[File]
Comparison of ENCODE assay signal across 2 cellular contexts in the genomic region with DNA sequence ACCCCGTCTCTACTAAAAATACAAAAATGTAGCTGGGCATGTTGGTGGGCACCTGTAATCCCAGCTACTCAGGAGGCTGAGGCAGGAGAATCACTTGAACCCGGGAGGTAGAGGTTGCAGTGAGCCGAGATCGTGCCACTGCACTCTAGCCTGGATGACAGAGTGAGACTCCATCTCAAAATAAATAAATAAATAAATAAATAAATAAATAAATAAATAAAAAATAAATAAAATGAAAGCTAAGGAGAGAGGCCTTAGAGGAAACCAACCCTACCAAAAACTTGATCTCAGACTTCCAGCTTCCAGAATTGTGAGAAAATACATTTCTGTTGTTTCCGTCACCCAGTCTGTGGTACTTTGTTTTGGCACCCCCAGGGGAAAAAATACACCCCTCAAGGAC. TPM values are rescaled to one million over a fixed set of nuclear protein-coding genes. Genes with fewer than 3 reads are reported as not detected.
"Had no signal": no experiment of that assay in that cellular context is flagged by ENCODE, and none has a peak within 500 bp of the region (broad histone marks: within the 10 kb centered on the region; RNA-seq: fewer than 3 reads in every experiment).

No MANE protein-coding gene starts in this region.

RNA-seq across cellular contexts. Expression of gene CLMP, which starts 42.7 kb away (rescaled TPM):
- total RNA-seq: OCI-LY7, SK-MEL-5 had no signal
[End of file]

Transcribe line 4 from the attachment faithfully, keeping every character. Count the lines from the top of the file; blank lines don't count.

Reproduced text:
RNA-seq across cellular contexts. Expression of gene CLMP, which starts 42.7 kb away (rescaled TPM):